Tom Enders is CEO of EADS, the parent company of the European aircraft maker Airbus.
The failure of the EU summit last week to reach an immediate agreement on the EU's long-term budget makes it even more clear that Europe faces some very tough decisions about its budget for the next seven years.
Whatever the choices, the new budget must ensure intelligent and efficient investment of European taxpayers' money, while not missing the clear priorities for stimulating growth and competitiveness which will determine our future. We still have time to put things on the right track.
To be clear, I am not arguing for a budget increase; and certainly not at a time when most countries in Europe are having to cut back their public spending significantly. The task at hand is much more to do with reprioritising the allocation of scarce budgets, to focus funding on the real growth industries and future technologies rather than on "legacy" sectors of the economy.
Most people would agree that our approach to investing in innovation today will dictate our industrial and technological capabilities tomorrow, and the jobs and growth that come with them. That's why I support the recent open letter to the European Commission signed by 44 Nobel laureates, 6 Fields medallists and more than 130,000 European citizens highlighting the risks of cutting investment in innovation under the new budget.
Quite clearly, allocating more than 40% of the budget to industries of the past means neglecting the industries of the future. It is widely accepted that any investment in research and technology (R&T) delivers lasting benefits and opportunities across a huge range of sectors: energy, education, transport, infrastructure, manufacturing, communications and defence, to name but a few. In fact with aerospace R&T alone, every €100m invested generates another €70m elsewhere in the economy year-after-year.
That's why the €80bn currently earmarked for the Horizon 2020 research and development programme is not just about R&T for the next seven years and it's not just about one sector or industry; it's about the intelligent use of limited resources and it's about widespread European competitiveness, growth and security for the next fifty years.
If that sounds dramatic, remember that R&T investment in the 1970's and 1980's is still filtering through in aerospace and defence technology that we depend on today, and in aircraft that will still be cutting emissions, noise and congestion as we approach the end of the century. Likewise, look at how 3D printing is transforming global manufacturing or how nanotechnology could reshape industries as diverse as energy, communications and pharmaceuticals. And consider how much we rely on technology to protect us from terrorism, be it physical or virtual.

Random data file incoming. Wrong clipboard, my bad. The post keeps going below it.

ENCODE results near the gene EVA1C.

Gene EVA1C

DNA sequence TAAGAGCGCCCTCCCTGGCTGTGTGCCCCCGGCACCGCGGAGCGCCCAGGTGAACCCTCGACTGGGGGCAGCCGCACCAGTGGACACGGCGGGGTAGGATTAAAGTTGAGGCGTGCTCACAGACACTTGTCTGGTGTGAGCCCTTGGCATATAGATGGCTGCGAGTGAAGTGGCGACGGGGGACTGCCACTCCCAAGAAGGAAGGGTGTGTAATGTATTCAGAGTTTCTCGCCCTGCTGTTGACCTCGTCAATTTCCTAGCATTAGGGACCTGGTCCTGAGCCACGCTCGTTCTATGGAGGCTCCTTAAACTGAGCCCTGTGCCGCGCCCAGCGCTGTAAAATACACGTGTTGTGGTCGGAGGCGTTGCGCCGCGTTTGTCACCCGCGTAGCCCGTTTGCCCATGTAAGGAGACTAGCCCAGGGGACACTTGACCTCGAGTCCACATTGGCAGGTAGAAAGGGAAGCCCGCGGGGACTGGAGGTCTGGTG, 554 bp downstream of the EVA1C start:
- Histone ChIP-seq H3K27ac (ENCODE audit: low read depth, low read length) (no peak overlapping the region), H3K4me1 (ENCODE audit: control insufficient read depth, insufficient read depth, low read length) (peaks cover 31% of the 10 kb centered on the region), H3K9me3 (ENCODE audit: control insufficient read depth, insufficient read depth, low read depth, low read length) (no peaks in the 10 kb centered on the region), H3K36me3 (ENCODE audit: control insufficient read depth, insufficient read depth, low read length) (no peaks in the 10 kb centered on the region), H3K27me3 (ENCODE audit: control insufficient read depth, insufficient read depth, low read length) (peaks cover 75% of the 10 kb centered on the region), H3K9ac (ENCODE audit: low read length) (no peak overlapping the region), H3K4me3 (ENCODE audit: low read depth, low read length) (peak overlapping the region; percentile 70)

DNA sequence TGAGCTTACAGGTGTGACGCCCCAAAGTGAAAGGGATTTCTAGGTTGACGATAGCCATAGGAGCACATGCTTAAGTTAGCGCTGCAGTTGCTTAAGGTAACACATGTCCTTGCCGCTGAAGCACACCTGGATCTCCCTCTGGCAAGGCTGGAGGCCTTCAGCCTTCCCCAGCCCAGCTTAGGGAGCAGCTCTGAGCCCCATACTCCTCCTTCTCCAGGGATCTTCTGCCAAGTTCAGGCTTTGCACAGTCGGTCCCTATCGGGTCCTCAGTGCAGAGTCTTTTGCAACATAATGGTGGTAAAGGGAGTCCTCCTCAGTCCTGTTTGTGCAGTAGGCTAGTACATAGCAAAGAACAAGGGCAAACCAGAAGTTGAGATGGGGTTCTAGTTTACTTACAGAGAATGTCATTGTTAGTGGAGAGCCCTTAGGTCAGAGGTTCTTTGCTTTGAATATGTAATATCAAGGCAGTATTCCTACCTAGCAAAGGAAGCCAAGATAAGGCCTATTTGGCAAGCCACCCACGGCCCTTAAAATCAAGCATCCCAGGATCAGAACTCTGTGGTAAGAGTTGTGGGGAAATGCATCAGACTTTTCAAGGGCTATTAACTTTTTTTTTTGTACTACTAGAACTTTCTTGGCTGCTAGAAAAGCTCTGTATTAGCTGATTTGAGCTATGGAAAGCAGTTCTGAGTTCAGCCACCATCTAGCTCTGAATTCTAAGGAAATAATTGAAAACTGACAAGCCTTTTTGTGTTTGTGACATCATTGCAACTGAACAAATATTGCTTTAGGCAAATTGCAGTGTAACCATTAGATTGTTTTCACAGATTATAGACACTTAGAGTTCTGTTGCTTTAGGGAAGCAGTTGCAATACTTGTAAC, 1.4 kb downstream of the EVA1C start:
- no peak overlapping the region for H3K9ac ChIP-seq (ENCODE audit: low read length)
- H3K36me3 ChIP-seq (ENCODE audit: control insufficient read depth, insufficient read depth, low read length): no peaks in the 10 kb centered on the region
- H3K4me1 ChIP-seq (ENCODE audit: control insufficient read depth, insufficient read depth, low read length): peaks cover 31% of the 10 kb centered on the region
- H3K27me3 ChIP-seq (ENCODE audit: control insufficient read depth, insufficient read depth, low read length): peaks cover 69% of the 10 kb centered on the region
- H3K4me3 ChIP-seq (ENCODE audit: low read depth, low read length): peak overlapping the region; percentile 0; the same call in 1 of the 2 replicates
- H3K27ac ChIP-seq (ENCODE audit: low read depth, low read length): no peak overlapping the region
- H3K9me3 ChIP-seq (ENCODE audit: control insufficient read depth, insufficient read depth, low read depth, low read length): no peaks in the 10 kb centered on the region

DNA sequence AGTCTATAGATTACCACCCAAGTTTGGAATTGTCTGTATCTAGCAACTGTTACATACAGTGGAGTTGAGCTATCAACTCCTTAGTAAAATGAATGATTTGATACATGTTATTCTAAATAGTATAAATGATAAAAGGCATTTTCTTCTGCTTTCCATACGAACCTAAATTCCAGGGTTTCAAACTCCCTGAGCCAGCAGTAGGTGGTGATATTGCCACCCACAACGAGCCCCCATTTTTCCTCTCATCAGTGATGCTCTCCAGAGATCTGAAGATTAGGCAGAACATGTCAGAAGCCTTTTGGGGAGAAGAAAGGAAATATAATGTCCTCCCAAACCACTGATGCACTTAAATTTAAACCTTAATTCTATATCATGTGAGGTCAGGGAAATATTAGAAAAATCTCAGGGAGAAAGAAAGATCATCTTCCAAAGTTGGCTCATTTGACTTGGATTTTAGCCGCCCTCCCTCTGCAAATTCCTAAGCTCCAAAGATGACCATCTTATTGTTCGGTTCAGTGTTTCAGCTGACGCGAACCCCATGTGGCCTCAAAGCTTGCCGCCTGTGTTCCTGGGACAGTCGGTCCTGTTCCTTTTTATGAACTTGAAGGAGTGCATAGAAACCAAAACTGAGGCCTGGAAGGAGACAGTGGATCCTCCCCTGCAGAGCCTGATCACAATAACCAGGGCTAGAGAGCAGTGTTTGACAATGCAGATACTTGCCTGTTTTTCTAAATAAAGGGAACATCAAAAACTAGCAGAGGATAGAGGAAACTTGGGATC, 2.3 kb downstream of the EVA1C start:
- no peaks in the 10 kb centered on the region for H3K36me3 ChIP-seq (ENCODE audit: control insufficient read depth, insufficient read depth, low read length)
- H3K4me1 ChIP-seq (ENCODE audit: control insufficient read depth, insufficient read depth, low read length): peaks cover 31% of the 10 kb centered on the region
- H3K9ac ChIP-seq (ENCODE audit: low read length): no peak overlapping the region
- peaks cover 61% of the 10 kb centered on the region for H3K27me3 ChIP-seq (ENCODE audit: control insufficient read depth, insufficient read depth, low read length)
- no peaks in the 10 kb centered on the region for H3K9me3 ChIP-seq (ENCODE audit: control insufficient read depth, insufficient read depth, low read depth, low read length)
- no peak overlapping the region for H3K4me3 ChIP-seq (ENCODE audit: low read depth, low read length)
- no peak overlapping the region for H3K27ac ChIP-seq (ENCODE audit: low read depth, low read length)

So, while there is no easy way to cut the budget, Europe must avoid any false economies — cuts today that will cost us dearly in the long run. Instead, it must start adopting the kind of lean operational practices that industry relies on to cut bureaucracy and maximise the return on investment.
Industrial success stories like Airbus, Ariane or Eurocopter were born from a determination to replace protectionism with optimism and competitiveness 40 years ago. Europe played to the strengths of each nation: putting resources where they made the most impact instead of spreading them too far; pairing leaders in core competencies with complementary support networks; looking outward, beyond any borders, for opportunities to grow.
It's a simple formula, in which success depends on staying ahead of the field with meaningful, pragmatic innovation. But unfortunately, that's a race which Europe could lose before it even gets started. Because right now, Asia reinvests 3.5% of GDP in R&T, while Europe commits just 2%. And China and South Korea top the ITIF (Information Technology and Innovation Foundation) list of countries improving their capacity for innovation, while Europe lags behind way down the table.
So, at best, cutting the Horizon 2020 budget will cut European leadership of key technologies and of the industrial revolution they are driving, costing us the kind of highly skilled jobs that Europe so badly needs. At worst, it will leave us trailing permanently behind the growing number of nations focused on such opportunities, turning the current economic crisis into rampant industrial decline and leaving us exposed to unnecessary security risks.
The budget decision is, therefore, a straight choice between the rise and fall of Europe. Placing Horizon 2020 firmly at the centre of Europe's seven-year budget would send a very clear message to taxpayers, to industry, to investors, to partners and to competition that we are back in the game, and that we are not content to sit still and watch our innovation and industrial capacity head east.
This isn't just a chance to address Europe's budget. It's an opportunity to define how we can work together more effectively, to provide a substantial platform for future growth and to determine where we see ourselves in a new world order, where the currency in which we trade will be innovation, and where this commitment to innovation secures the next generation's future